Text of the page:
Meditations of the Heart


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Meditations of the Heart is a beautiful collection of meditations and prayers by one of our greatest spiritual leaders. Howard Thurman, the great spiritualist and mystic, was renowned for the quiet beauty of his reflections on humanity and our relationship with God. This collection of fifty-four of his most well-known meditations features his thoughts on prayer, community, and the joys and rituals of life. Within this collection are words that sustain, elevate, and inspire. Thurman addresses those moments of trial and ...

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Jun 26, 2019

Meditations Of Howard Thurman

Howard Thurman (1899 -- 1981) was a mystic, preacher, civil rights leader, and philosopher. I have been learning a great deal from reading works by and about him. From 1944 -- 1952, Thurman served as pastor of the Church for the Fellowship of All Peoples in San Francisco, the first ecumenical church in the United States. It welcomed people of all racial, cultural, economic, and religious backgrounds. Thurman published three volumes of short meditations and talks that he delivered during his years at the Fellowship Church, including this second volume "Meditations of the Heart". This is a moving at times difficult collection that shows a deep sincerity in the religious search and in the attempt to know God or the divine.

In a brief Foreword, Thurman writes that "there is no underlying theme" holding the various meditations together. Thurman tried to address his thoughts "to some of the deep and insistent needs of the human spirit, which needs know no age, clime, culture or group. They are needs that are universal and in which all men share. Their purpose is to focus the mind and the heart upon God as the Eternal Source and Goal of life."

The meditations are divided into five groups, titled "The Inward Sea","The Binding Ties", "Life is Alive", "The Moment of Celebration" and "Meditations of the Heart" with each group prefaced by a brief introduction. The meditations discuss solitude and introspection, life with one's fellows, and coming to realize the unity of one's self and all beings with God.

The meditations may be read through, but it is probably more useful to focus on a few of them at a time and to return to the meditations that the reader likes. As Thurman realizes, these meditations tend to be a mixed collection and each reader likely will find some that are particularly worthwhile.

An example of a meditation I liked is found in third section of the book, "Life is Alive" , no. 14 titled "We Are All One". (The meditation titles did not originate with Thurman). This meditation begins with a quote from the Greek philosopher Plotinus, a great influence on Thurman: "If we are in unity with the Spirit, we are in unity with each other, and so we are all one." Thurman finds that Plotinus, and other mystical thinkers, suggest the underlying unity of all life and the identity of the human Spirit with the Godhead. It is tempting for mystics to withdraw from every day life to contemplate God, but Thurman finds this sort of solitary contemplation important but insufficient. Rather, individuals need to live in community with each other and to find God in human fellowship and unity. Thurman writes:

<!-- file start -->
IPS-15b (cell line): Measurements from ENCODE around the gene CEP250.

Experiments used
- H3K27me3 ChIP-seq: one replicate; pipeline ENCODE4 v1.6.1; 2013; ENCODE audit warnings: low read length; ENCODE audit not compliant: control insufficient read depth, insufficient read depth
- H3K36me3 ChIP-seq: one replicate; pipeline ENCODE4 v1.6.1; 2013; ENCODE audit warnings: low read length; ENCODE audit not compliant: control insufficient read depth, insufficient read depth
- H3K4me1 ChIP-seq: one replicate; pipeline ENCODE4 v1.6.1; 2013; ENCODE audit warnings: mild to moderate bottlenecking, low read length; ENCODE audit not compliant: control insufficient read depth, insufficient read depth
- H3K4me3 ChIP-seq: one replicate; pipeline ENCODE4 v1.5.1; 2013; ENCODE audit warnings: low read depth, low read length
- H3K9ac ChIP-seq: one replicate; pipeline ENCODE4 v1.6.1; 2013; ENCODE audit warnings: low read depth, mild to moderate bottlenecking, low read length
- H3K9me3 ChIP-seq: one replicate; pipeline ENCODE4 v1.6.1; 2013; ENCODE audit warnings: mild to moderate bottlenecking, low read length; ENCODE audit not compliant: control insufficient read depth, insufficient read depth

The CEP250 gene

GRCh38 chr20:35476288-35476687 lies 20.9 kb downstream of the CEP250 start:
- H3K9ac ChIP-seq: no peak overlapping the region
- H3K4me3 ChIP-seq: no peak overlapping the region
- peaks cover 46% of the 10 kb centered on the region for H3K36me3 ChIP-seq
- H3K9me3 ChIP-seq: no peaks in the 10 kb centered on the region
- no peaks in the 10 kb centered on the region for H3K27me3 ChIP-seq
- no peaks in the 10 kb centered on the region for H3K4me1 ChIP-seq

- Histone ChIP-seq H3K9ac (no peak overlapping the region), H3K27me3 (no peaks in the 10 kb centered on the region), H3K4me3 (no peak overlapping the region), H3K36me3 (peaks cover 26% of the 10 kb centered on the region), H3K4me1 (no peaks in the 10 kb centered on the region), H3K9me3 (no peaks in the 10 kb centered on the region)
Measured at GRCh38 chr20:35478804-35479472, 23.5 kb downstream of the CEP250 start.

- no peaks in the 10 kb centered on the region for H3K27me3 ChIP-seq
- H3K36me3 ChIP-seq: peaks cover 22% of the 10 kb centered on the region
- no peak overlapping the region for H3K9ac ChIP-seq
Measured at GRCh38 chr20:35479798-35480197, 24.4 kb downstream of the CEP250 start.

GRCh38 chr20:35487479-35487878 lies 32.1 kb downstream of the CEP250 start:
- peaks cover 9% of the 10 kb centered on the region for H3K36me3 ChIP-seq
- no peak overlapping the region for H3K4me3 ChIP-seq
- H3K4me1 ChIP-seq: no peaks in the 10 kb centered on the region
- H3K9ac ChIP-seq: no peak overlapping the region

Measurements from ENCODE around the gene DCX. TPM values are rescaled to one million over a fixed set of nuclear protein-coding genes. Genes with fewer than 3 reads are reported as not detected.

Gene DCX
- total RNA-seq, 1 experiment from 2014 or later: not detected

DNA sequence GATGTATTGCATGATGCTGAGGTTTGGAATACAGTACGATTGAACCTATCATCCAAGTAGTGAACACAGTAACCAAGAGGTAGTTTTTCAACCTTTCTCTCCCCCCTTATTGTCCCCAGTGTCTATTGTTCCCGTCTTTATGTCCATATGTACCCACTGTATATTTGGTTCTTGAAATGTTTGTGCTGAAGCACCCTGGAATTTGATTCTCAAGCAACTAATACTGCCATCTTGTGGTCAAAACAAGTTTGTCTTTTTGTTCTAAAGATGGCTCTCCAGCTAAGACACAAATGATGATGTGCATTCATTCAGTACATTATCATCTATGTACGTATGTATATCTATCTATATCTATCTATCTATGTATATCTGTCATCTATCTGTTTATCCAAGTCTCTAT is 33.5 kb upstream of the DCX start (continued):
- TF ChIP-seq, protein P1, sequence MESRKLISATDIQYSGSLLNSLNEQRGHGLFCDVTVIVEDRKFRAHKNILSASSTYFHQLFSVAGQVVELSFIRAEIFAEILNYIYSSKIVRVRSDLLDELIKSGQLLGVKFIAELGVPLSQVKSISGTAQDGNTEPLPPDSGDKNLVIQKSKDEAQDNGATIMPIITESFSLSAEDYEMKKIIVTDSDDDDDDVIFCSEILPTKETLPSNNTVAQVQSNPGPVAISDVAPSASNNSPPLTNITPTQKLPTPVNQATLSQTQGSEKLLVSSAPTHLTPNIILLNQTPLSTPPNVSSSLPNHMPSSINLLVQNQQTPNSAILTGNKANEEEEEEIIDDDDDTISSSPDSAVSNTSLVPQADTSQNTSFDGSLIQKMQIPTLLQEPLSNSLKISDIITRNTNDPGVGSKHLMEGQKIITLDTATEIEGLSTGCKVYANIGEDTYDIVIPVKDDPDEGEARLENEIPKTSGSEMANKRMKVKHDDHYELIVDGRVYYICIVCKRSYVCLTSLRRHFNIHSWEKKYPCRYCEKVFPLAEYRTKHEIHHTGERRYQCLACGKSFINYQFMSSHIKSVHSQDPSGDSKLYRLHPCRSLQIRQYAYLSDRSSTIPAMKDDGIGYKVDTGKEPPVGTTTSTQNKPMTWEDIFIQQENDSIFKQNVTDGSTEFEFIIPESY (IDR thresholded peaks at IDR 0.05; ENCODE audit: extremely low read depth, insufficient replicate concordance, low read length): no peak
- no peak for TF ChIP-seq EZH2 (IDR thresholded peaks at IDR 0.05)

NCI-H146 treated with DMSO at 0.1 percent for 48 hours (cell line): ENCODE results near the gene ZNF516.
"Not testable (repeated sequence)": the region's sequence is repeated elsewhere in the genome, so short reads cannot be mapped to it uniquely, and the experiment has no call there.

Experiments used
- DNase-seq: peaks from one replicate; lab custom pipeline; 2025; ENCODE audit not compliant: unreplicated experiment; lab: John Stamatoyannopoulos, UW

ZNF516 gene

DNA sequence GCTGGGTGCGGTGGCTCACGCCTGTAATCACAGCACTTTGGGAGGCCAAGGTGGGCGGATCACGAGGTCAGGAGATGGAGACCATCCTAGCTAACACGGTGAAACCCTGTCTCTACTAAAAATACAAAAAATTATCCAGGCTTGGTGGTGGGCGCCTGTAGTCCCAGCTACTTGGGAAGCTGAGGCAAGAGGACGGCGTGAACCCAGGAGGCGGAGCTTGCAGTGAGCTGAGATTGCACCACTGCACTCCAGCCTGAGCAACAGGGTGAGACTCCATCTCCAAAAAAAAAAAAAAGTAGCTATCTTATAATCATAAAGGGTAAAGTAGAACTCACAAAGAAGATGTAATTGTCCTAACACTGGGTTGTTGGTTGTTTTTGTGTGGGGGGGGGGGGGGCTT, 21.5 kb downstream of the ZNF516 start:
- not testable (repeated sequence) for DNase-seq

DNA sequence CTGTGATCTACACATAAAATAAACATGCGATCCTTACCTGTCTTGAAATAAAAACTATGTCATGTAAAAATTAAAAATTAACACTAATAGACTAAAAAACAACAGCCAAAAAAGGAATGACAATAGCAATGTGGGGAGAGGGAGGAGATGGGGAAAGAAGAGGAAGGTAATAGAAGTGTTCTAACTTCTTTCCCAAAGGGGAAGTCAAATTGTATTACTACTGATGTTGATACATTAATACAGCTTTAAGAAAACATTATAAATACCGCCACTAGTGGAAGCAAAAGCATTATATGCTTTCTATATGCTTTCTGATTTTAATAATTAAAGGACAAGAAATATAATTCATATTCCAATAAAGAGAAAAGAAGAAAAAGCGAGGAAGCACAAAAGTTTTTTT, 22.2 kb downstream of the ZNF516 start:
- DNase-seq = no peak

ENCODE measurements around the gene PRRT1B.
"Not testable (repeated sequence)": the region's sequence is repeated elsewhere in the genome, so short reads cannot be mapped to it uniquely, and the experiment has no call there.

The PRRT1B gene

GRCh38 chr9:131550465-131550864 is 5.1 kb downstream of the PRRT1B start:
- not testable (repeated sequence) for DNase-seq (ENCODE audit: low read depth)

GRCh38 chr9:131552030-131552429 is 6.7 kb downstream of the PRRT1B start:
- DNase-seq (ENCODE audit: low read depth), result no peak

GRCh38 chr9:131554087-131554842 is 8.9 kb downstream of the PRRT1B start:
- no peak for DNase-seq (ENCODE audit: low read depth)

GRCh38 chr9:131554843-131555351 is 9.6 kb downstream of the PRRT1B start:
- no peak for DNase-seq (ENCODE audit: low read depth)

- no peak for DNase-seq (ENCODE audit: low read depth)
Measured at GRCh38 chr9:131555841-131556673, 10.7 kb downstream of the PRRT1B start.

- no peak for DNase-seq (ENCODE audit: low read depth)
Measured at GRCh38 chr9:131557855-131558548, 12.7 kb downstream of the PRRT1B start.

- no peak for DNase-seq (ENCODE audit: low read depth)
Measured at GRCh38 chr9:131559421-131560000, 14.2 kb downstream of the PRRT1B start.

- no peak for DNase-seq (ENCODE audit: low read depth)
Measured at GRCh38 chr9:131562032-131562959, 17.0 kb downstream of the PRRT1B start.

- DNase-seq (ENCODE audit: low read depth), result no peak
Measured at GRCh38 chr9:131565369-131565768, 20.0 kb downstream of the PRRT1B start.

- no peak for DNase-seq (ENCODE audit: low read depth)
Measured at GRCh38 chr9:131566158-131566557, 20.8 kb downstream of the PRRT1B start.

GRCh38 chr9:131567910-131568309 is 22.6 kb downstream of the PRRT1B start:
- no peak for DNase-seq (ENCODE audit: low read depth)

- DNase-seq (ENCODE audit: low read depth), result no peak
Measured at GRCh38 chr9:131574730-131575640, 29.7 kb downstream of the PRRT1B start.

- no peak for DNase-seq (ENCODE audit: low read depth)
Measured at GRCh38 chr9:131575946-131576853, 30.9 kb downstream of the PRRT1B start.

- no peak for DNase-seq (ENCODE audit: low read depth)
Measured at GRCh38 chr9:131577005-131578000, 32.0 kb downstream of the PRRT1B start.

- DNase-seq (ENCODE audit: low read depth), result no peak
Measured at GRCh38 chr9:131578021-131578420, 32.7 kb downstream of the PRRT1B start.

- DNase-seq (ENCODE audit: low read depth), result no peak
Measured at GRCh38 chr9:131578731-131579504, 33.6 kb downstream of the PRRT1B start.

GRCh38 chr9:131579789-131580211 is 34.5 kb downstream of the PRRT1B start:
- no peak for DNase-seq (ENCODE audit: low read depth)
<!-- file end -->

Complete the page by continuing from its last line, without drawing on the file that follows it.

"The pragmatic test of one's unity with the Spirit is found in the unity with one's fellows. We see what this means when we are involved in the experience of a broken relationship. When I have lost harmony with another, my whole life is thrown out of tune. God tends to be remote and far away when a desert and sea appear between me and another.......I cannot be at peace without God, and I cannot be truly aware of God if I am not at peace with my fellows. For the sake of my unity with God, I keep working on my relations with my fellows. This is ever the insistence of all ethical religions."

I learned from this meditation in its reference to Plotinus, in the discussion of the value of contemplation and the inner life, and in the insistence that the inner life needs to be combined with life in community to reach full human growth and understanding. There is much to be learned from these few words. Other readers may learn from other meditations in this collection.

These meditations should be read slowly and repeatedly, if possible, with each reader finding words that he or she finds important. Readers interested in mysticism and its relationship to an active life or in broad questions of spirituality will find much to learn from Thurman.

Robin Friedman

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